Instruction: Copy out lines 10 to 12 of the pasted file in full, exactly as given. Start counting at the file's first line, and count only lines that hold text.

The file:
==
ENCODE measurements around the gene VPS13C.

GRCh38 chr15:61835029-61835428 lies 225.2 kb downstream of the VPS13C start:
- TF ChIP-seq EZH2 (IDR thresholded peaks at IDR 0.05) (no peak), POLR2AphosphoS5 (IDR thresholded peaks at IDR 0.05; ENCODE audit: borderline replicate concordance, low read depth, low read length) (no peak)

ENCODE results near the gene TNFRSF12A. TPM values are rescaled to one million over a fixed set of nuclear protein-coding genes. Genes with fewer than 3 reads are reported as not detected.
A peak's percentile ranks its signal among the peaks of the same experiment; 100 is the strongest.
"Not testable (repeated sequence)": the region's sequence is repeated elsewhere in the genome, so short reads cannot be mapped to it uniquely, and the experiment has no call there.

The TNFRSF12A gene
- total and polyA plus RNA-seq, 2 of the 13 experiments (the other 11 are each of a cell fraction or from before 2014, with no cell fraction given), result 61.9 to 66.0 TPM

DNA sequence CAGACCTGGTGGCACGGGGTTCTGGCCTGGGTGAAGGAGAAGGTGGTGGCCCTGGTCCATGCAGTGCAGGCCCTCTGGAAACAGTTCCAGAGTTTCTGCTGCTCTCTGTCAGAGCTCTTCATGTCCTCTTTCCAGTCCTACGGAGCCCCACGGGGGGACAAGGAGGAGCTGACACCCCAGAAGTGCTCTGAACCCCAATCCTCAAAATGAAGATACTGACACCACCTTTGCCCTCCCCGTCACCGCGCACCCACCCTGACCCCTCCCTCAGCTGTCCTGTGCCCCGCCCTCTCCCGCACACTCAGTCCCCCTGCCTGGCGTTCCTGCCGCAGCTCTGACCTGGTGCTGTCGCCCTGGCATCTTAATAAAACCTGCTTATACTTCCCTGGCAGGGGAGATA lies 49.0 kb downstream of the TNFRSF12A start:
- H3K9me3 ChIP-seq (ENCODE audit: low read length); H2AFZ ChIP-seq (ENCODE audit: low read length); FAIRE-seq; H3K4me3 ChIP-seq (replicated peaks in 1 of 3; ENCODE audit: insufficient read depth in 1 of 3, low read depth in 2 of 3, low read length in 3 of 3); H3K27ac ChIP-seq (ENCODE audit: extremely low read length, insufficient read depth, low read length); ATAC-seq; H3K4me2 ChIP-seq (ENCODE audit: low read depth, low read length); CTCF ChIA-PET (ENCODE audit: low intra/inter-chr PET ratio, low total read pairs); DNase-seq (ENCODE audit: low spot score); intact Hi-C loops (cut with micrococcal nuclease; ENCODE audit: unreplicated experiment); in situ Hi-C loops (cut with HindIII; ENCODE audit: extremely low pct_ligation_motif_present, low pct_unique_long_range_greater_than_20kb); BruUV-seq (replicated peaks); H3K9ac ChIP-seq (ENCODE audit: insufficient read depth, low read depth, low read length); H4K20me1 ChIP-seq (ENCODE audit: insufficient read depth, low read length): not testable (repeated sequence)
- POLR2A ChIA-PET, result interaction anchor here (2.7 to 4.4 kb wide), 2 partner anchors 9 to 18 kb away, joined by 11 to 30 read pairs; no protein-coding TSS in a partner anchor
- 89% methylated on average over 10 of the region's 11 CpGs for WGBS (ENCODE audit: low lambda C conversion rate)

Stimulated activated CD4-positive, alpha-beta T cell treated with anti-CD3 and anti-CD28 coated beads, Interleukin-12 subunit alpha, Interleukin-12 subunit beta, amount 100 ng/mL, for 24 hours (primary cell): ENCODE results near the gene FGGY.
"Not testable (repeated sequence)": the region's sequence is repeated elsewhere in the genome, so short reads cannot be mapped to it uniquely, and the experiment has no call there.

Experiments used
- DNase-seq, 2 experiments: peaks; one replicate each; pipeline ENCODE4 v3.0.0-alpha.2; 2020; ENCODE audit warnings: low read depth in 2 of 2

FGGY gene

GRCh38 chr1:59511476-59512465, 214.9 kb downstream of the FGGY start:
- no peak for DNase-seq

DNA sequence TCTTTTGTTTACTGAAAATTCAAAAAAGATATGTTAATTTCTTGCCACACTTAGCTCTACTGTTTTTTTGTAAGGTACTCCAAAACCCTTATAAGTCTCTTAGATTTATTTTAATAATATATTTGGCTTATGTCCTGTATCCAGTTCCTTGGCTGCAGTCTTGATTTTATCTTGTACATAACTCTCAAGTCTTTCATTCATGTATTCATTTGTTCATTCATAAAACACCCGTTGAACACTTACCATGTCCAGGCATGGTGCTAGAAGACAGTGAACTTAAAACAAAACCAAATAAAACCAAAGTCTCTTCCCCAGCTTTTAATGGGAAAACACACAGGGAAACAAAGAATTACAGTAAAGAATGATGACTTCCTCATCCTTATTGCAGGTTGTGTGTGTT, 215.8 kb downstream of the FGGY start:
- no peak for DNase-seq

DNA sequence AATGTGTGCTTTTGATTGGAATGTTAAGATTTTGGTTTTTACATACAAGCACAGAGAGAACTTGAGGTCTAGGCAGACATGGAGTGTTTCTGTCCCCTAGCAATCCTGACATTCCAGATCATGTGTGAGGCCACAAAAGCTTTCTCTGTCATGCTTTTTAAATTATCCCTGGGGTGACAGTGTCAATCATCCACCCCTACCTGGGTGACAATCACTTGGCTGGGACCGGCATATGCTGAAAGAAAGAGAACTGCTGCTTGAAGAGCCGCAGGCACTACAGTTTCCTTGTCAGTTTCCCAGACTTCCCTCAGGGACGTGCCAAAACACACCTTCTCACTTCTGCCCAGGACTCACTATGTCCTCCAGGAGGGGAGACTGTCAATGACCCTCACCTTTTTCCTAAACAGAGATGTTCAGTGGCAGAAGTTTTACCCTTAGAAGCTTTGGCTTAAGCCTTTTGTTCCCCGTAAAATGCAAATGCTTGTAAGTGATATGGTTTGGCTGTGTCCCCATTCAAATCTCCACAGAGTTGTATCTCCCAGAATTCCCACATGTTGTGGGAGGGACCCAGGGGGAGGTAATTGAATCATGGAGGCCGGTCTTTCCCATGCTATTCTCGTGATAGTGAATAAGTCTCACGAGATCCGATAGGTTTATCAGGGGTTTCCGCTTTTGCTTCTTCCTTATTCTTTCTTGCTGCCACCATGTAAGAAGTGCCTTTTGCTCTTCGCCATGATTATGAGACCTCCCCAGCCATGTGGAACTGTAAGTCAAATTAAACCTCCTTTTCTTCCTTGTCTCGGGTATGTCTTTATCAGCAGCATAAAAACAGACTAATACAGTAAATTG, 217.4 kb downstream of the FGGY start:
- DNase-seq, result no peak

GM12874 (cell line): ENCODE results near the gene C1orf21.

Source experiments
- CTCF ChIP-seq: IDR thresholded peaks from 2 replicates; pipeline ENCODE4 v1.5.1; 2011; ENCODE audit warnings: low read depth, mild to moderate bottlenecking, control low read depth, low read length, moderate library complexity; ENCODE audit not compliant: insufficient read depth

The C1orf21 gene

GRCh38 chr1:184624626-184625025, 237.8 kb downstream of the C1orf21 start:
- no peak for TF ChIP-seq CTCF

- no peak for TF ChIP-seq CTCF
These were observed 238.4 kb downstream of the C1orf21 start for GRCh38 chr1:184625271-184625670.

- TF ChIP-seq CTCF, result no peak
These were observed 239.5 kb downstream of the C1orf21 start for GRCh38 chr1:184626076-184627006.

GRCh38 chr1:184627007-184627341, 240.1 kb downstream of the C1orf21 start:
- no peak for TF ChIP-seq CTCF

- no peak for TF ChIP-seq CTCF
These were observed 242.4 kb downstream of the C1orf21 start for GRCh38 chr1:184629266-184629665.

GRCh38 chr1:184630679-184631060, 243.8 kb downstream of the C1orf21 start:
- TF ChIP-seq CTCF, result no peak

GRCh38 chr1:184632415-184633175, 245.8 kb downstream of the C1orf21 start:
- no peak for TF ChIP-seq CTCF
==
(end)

- H3K9me3 ChIP-seq (ENCODE audit: low read length); H2AFZ ChIP-seq (ENCODE audit: low read length); FAIRE-seq; H3K4me3 ChIP-seq (replicated peaks in 1 of 3; ENCODE audit: insufficient read depth in 1 of 3, low read depth in 2 of 3, low read length in 3 of 3); H3K27ac ChIP-seq (ENCODE audit: extremely low read length, insufficient read depth, low read length); ATAC-seq; H3K4me2 ChIP-seq (ENCODE audit: low read depth, low read length); CTCF ChIA-PET (ENCODE audit: low intra/inter-chr PET ratio, low total read pairs); DNase-seq (ENCODE audit: low spot score); intact Hi-C loops (cut with micrococcal nuclease; ENCODE audit: unreplicated experiment); in situ Hi-C loops (cut with HindIII; ENCODE audit: extremely low pct_ligation_motif_present, low pct_unique_long_range_greater_than_20kb); BruUV-seq (replicated peaks); H3K9ac ChIP-seq (ENCODE audit: insufficient read depth, low read depth, low read length); H4K20me1 ChIP-seq (ENCODE audit: insufficient read depth, low read length): not testable (repeated sequence)
- POLR2A ChIA-PET, result interaction anchor here (2.7 to 4.4 kb wide), 2 partner anchors 9 to 18 kb away, joined by 11 to 30 read pairs; no protein-coding TSS in a partner anchor
- 89% methylated on average over 10 of the region's 11 CpGs for WGBS (ENCODE audit: low lambda C conversion rate)